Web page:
Practitioners are invited to join practitioners at the Genostics CTC Seminar designed to bring you the latest information on how to monitor the effectiveness of cancer treatment, presented by world-renowned CTC scientist Prof. Katherina PachmannThe Seminar

    Circulating Tumour Cells (CTCs) are the metastasising population of cancer cells. CTCs are now well established as independent prognostic indicators of metastatic disease. CTC enumeration and analysis represents a 'fluid-biopsy,' with results now firmly associated with clinical outcome. Practitioners and Oncologists who are interested or are already benefiting from using CTC-tests will be in attendance.

    Prof. Katherina Pachmann is a world-renowned expert in Circulating Tumour Cell science - both in research and in translational medicine. She has worked internationally in academically and scientifically acclaimed cell research centers. She will be presenting new research at COSA and the World Cancer Congress in November in Melbourne, as well as presenting seminars to practitioners in locations around Australia and New Zealand.

    Dr. Joachim Fluhrer has recently been acknowledged internationally for Excellence in Integrative Medicine, and will be touring alongside Prof. Pachmann. Dr. Fluhrer brings his clinical and medical expertise to the discussion table, and is passionate about facilitating the best in evidence-based medical research for use in the clinical setting.

    This seminar will be a unique opportunity to meet CTC expert scientist Prof. Pachmann and discuss clinical cases you might have with her and Dr. Fluhrer together. The seminar will include updates on the latest in CTC-technology and how it is revolutionising cancer monitoring, and will be a great chance to meet and discuss personalised cancer treatment with colleagues.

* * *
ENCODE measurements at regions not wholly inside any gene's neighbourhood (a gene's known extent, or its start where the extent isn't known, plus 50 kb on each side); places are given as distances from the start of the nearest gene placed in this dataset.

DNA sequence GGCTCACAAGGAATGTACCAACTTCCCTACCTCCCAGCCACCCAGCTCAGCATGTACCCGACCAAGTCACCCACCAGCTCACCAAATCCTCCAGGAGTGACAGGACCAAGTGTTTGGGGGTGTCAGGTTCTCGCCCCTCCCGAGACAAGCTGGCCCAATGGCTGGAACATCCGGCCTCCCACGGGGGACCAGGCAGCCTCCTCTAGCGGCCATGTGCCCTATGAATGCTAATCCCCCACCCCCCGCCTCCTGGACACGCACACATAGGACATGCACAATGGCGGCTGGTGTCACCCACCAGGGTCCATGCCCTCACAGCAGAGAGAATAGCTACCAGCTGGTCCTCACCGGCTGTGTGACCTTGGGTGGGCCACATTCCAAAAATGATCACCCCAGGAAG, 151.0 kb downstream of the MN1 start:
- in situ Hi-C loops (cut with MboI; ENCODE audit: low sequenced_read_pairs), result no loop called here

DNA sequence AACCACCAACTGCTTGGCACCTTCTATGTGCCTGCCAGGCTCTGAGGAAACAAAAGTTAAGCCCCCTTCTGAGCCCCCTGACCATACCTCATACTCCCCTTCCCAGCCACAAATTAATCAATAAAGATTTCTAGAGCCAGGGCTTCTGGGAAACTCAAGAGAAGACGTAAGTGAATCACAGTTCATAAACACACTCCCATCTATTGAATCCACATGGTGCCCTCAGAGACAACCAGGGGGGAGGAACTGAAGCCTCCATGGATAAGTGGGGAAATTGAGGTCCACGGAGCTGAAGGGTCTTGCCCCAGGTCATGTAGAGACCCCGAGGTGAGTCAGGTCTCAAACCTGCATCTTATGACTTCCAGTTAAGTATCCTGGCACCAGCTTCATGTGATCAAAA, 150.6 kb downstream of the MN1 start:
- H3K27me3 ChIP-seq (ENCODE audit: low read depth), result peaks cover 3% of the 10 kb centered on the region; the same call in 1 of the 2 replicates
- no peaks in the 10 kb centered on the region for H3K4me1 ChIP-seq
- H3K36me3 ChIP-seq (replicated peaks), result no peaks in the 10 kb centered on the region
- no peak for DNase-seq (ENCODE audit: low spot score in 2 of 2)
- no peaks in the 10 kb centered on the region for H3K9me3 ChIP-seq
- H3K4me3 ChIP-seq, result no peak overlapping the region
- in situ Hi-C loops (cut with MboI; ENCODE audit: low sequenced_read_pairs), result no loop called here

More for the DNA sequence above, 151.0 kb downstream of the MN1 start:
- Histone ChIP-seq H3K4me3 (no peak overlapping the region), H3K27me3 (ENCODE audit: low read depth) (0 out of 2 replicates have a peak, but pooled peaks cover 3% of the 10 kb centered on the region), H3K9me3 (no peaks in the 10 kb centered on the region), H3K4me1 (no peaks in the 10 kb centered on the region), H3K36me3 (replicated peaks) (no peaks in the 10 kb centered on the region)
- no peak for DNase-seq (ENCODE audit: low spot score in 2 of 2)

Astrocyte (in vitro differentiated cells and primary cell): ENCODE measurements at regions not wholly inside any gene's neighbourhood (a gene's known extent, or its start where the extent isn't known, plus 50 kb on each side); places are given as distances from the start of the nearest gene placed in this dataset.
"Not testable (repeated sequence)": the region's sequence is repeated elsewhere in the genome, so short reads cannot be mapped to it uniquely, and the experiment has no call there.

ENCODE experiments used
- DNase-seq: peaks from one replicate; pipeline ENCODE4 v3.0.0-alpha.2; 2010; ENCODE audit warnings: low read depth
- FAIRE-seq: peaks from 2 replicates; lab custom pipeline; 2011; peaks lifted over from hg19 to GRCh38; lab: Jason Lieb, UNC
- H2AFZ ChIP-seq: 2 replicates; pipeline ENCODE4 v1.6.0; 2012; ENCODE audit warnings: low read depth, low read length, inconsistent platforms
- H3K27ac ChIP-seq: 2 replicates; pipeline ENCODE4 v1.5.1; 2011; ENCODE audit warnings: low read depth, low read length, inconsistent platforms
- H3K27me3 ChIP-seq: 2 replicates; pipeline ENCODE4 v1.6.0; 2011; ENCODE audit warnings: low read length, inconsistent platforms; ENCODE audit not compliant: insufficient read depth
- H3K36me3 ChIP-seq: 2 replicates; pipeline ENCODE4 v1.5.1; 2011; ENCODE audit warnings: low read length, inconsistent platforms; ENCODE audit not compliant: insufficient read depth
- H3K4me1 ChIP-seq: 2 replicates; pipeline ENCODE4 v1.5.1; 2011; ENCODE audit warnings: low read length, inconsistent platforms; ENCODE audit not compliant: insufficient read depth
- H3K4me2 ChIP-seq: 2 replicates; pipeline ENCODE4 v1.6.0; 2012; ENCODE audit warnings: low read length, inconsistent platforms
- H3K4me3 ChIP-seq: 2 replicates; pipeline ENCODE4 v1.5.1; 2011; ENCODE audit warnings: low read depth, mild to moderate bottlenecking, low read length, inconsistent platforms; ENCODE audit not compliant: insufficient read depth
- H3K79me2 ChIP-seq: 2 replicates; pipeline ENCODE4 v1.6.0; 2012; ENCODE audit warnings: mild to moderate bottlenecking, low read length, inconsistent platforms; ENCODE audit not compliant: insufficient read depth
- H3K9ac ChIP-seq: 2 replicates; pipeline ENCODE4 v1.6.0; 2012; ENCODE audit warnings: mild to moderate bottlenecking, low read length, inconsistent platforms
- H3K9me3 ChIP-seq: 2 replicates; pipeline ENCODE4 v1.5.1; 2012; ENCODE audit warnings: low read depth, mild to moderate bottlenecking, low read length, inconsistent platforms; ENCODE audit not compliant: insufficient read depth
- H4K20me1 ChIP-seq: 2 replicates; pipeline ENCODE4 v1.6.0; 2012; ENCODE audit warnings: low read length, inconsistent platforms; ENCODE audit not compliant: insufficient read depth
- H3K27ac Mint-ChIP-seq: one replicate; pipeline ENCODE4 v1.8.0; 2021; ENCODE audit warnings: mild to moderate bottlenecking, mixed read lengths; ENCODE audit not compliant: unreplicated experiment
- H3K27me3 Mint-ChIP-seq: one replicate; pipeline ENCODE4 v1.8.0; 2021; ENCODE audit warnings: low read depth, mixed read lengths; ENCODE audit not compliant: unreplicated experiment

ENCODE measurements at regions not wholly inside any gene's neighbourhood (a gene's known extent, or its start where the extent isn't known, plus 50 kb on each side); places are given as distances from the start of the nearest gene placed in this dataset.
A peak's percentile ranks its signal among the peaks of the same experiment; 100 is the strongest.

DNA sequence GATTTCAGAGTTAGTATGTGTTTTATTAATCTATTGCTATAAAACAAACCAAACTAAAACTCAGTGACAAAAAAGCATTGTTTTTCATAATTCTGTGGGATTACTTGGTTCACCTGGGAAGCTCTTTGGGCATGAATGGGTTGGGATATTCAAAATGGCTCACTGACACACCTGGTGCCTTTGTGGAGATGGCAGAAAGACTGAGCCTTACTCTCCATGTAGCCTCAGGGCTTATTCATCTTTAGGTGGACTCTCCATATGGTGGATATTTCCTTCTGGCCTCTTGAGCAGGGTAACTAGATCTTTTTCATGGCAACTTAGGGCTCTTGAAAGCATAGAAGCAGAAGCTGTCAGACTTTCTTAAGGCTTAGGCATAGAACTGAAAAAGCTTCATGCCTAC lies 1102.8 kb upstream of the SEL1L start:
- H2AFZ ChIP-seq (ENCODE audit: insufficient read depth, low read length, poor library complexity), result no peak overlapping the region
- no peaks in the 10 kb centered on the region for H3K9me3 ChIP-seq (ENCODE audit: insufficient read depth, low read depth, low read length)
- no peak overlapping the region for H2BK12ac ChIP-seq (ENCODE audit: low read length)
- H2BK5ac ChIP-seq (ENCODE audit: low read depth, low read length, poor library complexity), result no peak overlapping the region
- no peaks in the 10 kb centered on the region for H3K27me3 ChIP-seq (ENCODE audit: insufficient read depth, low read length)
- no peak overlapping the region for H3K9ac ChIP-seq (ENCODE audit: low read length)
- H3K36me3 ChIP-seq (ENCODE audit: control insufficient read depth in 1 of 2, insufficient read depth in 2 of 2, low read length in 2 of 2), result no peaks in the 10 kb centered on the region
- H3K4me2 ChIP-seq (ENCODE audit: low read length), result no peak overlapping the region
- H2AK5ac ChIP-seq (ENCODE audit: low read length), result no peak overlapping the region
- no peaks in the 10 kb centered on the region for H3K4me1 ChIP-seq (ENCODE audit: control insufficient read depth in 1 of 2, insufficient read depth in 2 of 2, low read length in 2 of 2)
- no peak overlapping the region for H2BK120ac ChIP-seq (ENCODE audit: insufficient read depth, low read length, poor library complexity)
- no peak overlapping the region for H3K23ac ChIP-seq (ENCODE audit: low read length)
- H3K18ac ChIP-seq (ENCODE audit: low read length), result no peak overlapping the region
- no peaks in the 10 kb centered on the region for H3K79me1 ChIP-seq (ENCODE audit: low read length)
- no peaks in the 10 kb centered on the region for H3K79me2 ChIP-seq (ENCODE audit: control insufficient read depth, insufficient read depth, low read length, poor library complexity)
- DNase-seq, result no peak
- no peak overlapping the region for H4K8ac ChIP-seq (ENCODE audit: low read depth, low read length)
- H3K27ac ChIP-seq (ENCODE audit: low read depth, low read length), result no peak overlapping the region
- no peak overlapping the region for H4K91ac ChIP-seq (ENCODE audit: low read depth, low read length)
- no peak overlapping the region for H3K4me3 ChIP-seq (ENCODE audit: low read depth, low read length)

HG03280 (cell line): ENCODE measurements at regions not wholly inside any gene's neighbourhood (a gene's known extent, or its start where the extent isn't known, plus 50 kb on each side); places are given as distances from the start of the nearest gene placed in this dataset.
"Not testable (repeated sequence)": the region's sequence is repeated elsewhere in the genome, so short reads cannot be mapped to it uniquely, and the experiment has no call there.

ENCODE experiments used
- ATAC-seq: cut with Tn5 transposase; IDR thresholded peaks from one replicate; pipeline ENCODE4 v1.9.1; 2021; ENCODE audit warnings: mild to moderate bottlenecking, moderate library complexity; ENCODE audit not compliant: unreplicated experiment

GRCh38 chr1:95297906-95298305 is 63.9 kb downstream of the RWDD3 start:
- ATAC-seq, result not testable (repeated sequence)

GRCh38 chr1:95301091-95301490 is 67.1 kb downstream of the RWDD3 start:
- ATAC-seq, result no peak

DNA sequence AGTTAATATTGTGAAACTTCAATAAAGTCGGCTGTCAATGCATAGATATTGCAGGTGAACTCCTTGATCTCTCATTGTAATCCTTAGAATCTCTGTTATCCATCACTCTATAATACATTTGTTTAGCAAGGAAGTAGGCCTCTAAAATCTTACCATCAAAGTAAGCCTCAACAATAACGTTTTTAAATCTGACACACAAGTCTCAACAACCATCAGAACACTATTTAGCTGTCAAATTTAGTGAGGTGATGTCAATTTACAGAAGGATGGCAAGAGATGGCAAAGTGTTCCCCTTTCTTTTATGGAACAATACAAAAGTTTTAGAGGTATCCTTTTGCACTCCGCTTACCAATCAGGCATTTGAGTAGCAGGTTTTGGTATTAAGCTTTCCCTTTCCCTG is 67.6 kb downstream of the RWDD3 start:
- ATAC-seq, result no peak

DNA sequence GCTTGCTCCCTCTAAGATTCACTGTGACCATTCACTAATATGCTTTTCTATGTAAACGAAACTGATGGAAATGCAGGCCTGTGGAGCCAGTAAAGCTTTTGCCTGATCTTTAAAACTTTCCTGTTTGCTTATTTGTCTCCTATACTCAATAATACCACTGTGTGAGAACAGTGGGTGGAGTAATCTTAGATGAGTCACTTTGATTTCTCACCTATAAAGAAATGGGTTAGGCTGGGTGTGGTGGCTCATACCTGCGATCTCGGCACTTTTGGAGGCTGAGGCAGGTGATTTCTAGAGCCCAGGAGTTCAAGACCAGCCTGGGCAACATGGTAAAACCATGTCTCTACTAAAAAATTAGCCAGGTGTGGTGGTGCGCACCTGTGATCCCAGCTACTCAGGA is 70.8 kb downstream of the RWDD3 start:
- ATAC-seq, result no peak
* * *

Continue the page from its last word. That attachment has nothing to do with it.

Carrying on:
CTC Characterisation is expected to contribute to guiding specific targeted therapies to a defined population of cancer patients within a certain therapeutic window - which is the hallmark of personalized medicine
    — Alix-Panabieres & Pantel, Clinical Chemistry 2014, 59(1): 110-8

    More info.. Professor Pachmann has concentrated her research career on the detection, identification, and treatment of cancer cells in the peripheral blood. Professor Pachmann has worked in cell research internationally in academically and scientifically acclaimed centres such as Karolinka Insitute Stockholm, Sweden; Institute of Hematology,GSF Munich, Germany; MD Anderson Cancer Centre Houston, Texas.


    Presently Professor Pachmann has her laboratory at the Klinik fur Innere Medizin II Fredrich-Schiller Universitat in Germany, where she holds Professorship Experimental Hematology and Oncology. Professor Pachmann has numerous publications in world renowned journals of Hematology, Clinical Oncology, Surgical Oncology and Cancer Research.


    CTC Webinar Series

    Presented by Dr Joachim Fluhrer

    Level I: (Completed)
    Metastatic biology, Circulating Tumour Cells and personalised cancer management

    Level II: (Completed)
    In the clinic: monitoring treatment effectiveness and metastatic risk, CTC test selection and report interpretation

    Level III: (Completed)
    Clinical Case Discussions: practitioner presentations